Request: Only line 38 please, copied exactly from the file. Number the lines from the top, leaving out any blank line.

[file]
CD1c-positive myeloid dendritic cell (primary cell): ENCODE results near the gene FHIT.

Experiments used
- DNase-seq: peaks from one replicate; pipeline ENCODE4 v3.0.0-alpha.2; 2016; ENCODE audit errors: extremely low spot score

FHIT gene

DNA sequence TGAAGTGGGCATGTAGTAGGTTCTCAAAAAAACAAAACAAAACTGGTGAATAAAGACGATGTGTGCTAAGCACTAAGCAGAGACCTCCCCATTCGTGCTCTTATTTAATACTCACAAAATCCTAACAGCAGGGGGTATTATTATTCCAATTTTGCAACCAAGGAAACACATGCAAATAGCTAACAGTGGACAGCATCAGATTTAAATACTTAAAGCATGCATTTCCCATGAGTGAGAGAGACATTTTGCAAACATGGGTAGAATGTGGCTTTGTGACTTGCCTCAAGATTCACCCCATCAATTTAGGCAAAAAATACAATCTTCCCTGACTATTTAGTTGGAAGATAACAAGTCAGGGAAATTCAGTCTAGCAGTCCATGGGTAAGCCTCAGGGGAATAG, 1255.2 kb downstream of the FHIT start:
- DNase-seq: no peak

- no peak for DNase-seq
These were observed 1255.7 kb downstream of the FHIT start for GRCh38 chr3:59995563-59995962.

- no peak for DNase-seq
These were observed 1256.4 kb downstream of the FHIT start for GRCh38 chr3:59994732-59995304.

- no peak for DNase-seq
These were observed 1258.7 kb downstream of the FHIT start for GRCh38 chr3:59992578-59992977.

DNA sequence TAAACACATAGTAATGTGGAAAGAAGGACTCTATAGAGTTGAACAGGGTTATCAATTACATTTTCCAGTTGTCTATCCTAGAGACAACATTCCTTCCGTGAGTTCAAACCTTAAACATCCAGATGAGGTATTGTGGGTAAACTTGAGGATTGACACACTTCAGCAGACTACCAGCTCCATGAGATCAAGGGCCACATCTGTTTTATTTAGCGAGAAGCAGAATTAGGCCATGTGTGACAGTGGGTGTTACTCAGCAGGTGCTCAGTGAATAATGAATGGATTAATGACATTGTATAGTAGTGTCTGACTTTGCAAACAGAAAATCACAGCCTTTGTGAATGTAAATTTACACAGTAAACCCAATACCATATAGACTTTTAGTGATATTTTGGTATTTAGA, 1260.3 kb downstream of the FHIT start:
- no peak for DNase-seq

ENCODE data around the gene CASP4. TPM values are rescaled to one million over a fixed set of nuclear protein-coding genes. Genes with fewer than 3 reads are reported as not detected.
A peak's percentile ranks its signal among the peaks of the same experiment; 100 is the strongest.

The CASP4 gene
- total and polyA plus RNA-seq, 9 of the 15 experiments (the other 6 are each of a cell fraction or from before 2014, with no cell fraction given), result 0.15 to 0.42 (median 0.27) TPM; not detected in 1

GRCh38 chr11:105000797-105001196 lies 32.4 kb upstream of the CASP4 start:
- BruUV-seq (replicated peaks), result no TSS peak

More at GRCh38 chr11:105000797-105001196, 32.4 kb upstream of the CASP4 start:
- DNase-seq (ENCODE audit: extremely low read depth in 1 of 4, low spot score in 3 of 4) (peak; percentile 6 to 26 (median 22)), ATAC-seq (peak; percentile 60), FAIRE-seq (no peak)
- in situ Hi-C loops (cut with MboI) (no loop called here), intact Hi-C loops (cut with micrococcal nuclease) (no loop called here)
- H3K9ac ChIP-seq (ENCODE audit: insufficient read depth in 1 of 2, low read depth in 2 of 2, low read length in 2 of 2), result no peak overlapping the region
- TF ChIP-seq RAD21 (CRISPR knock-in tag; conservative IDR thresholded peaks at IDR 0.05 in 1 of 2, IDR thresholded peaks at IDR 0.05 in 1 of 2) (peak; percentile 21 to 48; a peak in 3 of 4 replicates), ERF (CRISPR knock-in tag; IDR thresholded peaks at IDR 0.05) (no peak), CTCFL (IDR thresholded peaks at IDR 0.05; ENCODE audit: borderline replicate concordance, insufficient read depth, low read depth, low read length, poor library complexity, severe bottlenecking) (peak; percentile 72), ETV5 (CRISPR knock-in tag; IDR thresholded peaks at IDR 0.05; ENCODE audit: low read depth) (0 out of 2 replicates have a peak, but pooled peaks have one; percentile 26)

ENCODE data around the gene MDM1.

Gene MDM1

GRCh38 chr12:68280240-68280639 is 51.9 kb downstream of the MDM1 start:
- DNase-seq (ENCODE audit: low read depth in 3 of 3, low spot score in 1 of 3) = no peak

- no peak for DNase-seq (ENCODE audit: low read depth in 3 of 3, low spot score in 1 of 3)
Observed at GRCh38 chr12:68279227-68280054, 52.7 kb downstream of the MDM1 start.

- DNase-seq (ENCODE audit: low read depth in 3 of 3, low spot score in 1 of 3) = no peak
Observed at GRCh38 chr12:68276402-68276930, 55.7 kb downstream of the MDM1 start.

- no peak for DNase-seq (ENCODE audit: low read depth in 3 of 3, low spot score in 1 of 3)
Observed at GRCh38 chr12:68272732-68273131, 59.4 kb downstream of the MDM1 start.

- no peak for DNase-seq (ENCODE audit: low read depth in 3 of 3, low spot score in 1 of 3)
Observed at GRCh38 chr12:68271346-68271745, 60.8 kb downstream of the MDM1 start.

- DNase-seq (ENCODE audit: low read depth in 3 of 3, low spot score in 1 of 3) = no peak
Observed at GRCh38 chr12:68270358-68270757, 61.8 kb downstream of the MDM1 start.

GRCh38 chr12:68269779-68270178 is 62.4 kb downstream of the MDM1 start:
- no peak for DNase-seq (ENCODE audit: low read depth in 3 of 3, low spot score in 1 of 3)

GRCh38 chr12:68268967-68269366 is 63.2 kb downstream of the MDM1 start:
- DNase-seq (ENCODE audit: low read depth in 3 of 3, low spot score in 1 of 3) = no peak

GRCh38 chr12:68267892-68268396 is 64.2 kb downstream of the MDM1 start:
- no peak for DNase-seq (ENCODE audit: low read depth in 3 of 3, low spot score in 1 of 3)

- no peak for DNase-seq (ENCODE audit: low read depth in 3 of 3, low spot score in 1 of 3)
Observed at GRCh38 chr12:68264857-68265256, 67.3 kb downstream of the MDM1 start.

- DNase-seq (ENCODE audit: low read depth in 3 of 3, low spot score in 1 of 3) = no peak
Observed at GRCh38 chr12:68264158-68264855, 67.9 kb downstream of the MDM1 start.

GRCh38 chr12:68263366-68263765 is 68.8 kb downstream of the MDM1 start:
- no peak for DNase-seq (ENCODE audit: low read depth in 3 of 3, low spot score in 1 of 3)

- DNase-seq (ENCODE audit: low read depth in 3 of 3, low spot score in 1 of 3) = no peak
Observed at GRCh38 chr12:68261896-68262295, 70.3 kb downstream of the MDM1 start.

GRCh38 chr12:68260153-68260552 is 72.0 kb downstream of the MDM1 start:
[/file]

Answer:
- DNase-seq (ENCODE audit: low read depth in 3 of 3, low spot score in 1 of 3) = no peak